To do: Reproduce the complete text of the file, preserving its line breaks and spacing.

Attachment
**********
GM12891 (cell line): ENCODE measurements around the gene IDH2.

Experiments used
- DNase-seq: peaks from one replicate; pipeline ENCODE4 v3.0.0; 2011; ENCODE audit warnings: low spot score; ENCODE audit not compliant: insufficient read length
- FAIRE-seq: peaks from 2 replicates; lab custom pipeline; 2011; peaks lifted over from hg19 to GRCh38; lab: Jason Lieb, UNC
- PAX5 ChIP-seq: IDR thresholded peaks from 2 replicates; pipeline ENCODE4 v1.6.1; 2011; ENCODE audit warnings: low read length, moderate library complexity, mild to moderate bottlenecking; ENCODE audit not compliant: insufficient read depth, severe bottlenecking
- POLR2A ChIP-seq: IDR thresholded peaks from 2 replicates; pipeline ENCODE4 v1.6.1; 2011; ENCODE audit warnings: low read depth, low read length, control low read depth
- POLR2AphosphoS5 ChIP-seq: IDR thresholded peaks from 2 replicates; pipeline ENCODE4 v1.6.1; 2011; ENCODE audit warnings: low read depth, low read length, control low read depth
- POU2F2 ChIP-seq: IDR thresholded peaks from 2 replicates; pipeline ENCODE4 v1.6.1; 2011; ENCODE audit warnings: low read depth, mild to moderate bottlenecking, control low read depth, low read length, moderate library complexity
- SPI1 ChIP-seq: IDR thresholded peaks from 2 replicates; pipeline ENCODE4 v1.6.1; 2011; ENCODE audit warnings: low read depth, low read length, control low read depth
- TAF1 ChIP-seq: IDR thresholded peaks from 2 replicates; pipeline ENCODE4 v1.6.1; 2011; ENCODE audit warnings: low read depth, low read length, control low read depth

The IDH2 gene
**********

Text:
GM12891 (cell line): ENCODE measurements around the gene IDH2.

Experiments used
- DNase-seq: peaks from one replicate; pipeline ENCODE4 v3.0.0; 2011; ENCODE audit warnings: low spot score; ENCODE audit not compliant: insufficient read length
- FAIRE-seq: peaks from 2 replicates; lab custom pipeline; 2011; peaks lifted over from hg19 to GRCh38; lab: Jason Lieb, UNC
- PAX5 ChIP-seq: IDR thresholded peaks from 2 replicates; pipeline ENCODE4 v1.6.1; 2011; ENCODE audit warnings: low read length, moderate library complexity, mild to moderate bottlenecking; ENCODE audit not compliant: insufficient read depth, severe bottlenecking
- POLR2A ChIP-seq: IDR thresholded peaks from 2 replicates; pipeline ENCODE4 v1.6.1; 2011; ENCODE audit warnings: low read depth, low read length, control low read depth
- POLR2AphosphoS5 ChIP-seq: IDR thresholded peaks from 2 replicates; pipeline ENCODE4 v1.6.1; 2011; ENCODE audit warnings: low read depth, low read length, control low read depth
- POU2F2 ChIP-seq: IDR thresholded peaks from 2 replicates; pipeline ENCODE4 v1.6.1; 2011; ENCODE audit warnings: low read depth, mild to moderate bottlenecking, control low read depth, low read length, moderate library complexity
- SPI1 ChIP-seq: IDR thresholded peaks from 2 replicates; pipeline ENCODE4 v1.6.1; 2011; ENCODE audit warnings: low read depth, low read length, control low read depth
- TAF1 ChIP-seq: IDR thresholded peaks from 2 replicates; pipeline ENCODE4 v1.6.1; 2011; ENCODE audit warnings: low read depth, low read length, control low read depth

The IDH2 gene